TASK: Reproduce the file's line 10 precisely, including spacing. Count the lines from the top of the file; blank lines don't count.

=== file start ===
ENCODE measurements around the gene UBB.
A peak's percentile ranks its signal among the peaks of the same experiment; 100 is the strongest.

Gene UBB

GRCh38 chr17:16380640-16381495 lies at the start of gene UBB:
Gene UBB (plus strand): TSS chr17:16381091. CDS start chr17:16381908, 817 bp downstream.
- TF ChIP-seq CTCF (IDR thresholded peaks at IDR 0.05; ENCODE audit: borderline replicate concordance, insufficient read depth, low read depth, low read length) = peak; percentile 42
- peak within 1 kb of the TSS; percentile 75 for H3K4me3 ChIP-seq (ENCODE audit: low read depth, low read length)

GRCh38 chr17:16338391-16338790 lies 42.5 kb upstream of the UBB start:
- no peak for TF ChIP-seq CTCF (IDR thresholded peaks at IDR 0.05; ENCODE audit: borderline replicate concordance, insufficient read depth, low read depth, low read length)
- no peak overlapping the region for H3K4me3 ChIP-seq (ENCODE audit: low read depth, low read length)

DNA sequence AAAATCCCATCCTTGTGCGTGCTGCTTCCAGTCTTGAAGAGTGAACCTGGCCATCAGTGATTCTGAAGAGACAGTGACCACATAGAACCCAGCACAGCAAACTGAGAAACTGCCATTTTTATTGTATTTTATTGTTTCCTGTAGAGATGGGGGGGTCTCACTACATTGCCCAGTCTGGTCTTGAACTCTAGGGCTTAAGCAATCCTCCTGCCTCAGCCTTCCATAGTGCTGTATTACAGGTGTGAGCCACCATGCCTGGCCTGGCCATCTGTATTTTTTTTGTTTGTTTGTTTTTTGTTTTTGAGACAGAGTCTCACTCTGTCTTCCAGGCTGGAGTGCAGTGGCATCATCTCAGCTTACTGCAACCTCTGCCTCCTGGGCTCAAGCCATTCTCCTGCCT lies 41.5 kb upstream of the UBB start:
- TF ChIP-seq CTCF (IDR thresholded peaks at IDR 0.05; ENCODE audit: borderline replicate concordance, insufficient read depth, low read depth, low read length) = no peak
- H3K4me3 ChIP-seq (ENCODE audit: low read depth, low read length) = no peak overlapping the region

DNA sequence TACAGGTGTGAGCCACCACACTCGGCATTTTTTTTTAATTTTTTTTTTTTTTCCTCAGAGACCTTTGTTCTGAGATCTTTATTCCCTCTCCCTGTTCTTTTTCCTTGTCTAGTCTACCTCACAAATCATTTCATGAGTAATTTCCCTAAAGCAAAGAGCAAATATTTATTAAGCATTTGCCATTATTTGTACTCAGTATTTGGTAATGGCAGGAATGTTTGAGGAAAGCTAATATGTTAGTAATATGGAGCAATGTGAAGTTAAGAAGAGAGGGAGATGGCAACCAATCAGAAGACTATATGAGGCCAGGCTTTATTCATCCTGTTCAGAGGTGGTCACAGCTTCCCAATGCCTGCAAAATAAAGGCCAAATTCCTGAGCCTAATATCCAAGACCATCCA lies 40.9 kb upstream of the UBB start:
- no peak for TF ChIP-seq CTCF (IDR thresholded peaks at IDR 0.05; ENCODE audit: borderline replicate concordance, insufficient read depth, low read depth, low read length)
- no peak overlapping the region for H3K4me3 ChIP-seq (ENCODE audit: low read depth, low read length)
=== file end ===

- no peak overlapping the region for H3K4me3 ChIP-seq (ENCODE audit: low read depth, low read length)